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You’ve found a breast lump: Now what? (focus on younger women)

What happens if you find a lump?

If you ever find a lump in your breast, your first step should be to make an appointment with your physician. He or she will do a clinical breast exam to evaluate the lump. Based on that evaluation, the doctor may recommend one or more of the following tests and procedures:

MAMMOGRAPHY, or breast X-ray, may be recommended to determine the exact size and location of the lump. This test also can give some indication of whether the lump is cancerous.

ULTRASOUND examination can be used to determine whether the lump is a fluid-filled cyst or a solid mass.

FINE-NEEDLE ASPIRATION is a procedure your doctor can do in the office. Using a thin needle, he or she will draw fluid out of the lump. If the fluid is clear and the cyst disappears, you won’t need a biopsy. However, if the fluid is bloody or if the mass is solid, your doctor probably will recommend biopsy.

STEREOTACTIC BIOPSY is performed with a thin needle that takes a small tissue sample for analysis. Computerized imaging is used to guide the needle with pinpoint accuracy to the exact location to be sampled.

SURGICAL BIOPSY usually is performed on an outpatient basis. Normally, the surgeon removes the whole lump, but in certain cases—if the lump is very large, for example— he or she will remove only part of it. The tissue is sent to a laboratory where a pathologist will examine it for cancerous cells.

[Note that this version of the article is for women ages 20–44.]

If the thought of finding a lump in your breast scares you, you’re not alone: After all, many of us know someone who has had breast cancer. But some of us are so frightened that we avoid getting mammograms as recommended—the very habit that could save our lives if breast cancer develops. If you’re in that group, you’ll be glad to hear that four out of five breast lumps investigated turn out to be noncancerous.

But if they’re not cancer, what are they? The most common causes of breast lumps are described below.

1. Fibrocystic breast changes are the most common cause of benign (noncancerous) breast lumps. Women who have this condition develop one or more solid or fluid-filled lumps. In a small number of cases, the lumps increase in size and tenderness five to seven days before each menstrual period and shrink again when menstruation ends.

Experts estimate that up to half of all women between ages 35 and 50 develop fibrocystic breast changes. It’s so widespread among the premenopausal population, in fact, that some healthcare professionals consider it to be a normal condition rather than an actual disease. Reducing your caffeine intake may help relieve the symptoms.

If you have one or more lumps that don’t disappear after the end of your period, see your doctor. Although fibrocystic lumps don’t pose a threat to your health and aren’t considered a risk for cancer, they’re often difficult to distinguish from malignant breast lumps. As a result, they should always be professionally evaluated.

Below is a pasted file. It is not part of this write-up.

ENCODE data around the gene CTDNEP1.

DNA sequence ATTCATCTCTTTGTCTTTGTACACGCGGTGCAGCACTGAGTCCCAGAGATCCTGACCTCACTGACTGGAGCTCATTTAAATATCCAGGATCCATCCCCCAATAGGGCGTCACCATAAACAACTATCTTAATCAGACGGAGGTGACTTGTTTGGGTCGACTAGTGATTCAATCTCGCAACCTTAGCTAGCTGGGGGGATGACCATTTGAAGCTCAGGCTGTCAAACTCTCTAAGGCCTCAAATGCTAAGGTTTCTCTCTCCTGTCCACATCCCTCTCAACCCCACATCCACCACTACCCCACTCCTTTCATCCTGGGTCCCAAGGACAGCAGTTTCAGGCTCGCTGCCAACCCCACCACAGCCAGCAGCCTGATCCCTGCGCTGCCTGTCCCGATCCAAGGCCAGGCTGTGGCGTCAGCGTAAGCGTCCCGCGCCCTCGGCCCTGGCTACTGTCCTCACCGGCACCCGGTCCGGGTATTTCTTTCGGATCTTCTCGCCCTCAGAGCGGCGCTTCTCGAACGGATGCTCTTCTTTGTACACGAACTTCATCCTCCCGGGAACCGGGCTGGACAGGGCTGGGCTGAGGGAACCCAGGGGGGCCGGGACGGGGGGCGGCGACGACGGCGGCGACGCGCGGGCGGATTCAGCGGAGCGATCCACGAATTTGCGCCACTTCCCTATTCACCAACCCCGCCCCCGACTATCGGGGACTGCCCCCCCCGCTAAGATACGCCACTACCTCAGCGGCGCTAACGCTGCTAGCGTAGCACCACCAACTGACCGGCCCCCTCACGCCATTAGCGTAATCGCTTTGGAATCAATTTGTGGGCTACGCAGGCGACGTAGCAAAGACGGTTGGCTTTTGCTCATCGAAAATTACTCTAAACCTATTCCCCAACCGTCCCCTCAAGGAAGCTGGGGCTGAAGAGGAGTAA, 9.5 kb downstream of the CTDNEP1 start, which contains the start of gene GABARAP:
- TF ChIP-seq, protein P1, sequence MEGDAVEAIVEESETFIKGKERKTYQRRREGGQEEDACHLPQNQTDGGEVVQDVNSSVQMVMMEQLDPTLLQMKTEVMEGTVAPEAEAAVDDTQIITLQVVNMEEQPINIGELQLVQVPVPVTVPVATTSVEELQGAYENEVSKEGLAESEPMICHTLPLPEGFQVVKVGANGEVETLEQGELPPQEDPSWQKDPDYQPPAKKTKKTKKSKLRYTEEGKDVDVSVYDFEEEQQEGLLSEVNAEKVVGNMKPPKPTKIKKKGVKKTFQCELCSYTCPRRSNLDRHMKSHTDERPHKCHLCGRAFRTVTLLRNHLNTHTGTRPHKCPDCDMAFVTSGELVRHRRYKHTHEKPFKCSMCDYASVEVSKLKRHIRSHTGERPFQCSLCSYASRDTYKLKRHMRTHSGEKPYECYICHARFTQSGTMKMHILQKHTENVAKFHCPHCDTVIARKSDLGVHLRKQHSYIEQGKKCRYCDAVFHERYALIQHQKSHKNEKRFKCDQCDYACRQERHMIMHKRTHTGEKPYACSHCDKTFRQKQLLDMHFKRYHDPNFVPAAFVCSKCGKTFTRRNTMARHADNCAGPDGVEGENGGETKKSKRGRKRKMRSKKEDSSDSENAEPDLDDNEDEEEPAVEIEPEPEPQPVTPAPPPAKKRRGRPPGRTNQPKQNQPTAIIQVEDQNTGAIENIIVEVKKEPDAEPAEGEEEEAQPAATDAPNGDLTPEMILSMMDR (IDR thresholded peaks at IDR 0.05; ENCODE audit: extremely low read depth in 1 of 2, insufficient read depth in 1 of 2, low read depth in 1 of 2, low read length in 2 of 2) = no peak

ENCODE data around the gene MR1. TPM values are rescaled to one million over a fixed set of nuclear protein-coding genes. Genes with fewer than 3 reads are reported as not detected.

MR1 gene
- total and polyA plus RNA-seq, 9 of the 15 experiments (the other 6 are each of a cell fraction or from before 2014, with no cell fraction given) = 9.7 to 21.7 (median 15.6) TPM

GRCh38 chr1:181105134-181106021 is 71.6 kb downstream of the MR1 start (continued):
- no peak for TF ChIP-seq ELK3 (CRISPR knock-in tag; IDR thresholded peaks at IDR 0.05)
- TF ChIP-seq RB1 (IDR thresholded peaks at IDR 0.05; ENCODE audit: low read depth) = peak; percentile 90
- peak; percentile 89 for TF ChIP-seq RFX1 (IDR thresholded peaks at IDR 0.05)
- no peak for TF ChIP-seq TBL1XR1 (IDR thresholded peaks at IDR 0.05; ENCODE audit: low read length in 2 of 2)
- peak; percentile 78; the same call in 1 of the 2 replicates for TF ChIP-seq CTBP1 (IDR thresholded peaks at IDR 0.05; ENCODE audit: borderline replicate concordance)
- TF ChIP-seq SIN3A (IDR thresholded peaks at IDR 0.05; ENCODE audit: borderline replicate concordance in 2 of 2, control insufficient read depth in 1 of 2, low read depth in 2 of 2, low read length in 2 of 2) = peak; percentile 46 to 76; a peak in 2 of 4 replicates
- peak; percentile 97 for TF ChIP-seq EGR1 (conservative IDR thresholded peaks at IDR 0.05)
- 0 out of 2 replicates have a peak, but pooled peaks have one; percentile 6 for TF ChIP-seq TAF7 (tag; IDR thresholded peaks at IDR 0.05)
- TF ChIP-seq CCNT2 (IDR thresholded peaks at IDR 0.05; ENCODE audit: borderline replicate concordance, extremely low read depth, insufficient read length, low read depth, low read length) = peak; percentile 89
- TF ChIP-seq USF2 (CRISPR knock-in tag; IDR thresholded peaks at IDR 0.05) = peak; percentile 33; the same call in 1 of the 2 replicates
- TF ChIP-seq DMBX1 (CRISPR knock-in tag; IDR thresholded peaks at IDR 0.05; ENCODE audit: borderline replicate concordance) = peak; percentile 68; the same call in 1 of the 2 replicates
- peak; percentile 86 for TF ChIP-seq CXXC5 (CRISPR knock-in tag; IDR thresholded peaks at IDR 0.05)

2. Fibroadenomas are most common in women under age 30 and are twice as common in African-American women. These smooth, solid masses feel much like marbles and move easily. Most doctors recommend removing them because they won’t go away on their own and may continue to grow—particularly during pregnancy and breastfeeding. Another reason for removal: It’s the best way to confirm that the lump is indeed a fibroadenoma and not a malignant mass masquerading as one.

3. Cysts are fluid-filled sacs that tend to get bigger and more sensitive to the touch before a woman’s menstrual period. They can be either soft or firm and almost any size—from a fraction of an inch to nearly the size of a golf ball. They’re typically found in both breasts and appear most often in women between ages 35 and 50. Your doctor may use a thin needle to draw the fluid out of a cyst to collapse it. If the fluid is cloudy or colored, or if the lump turns out to be solid, the material may be analyzed further.

4. Lipomas occur most often in premenopausal women. These painless lumps, composed of fatty tissue, are soft and slow-growing. Like cysts, they move freely and vary in size. Although they’re noncancerous, most experts recommend removing a sample of the tissue or the entire lump to make sure it is indeed a lipoma.

5. Intraductal papillomas are tiny lumps that occur in the milk ducts near the nipple. They usually affect women in their 40s and can cause a watery or bloody discharge from the nipple. As with other benign lumps, intraductal papillomas should be removed to be sure they’re noncancerous.

6. Mastitis is an infection most often experienced by nursing mothers. The breast appears red and feels warm. A sore lump usually is present, as are flu-like symptoms, such as fever and achiness. Applying heat, getting plenty of rest and nursing frequently on the infected side often will clear the infection. However, if fever is still present after 24 hours, seek medical attention. In most cases, antibiotics will heal the infection.

7. Traumatic fat necrosis occurs occasionally in older women and in women with very large breasts. This condition can result from a bruise or a blow to the breast. The injury causes the fat in the breast to form round, firm lumps, which are sometimes tender.

A final word of caution: If you happen to find a lump, don’t use these descriptions to try to diagnose it yourself. Remember, there is no substitute for a professional exam by your doctor, and fortunately, four out of five breast lumps turn out to be noncancerous.

© 2014 Dowden Health Media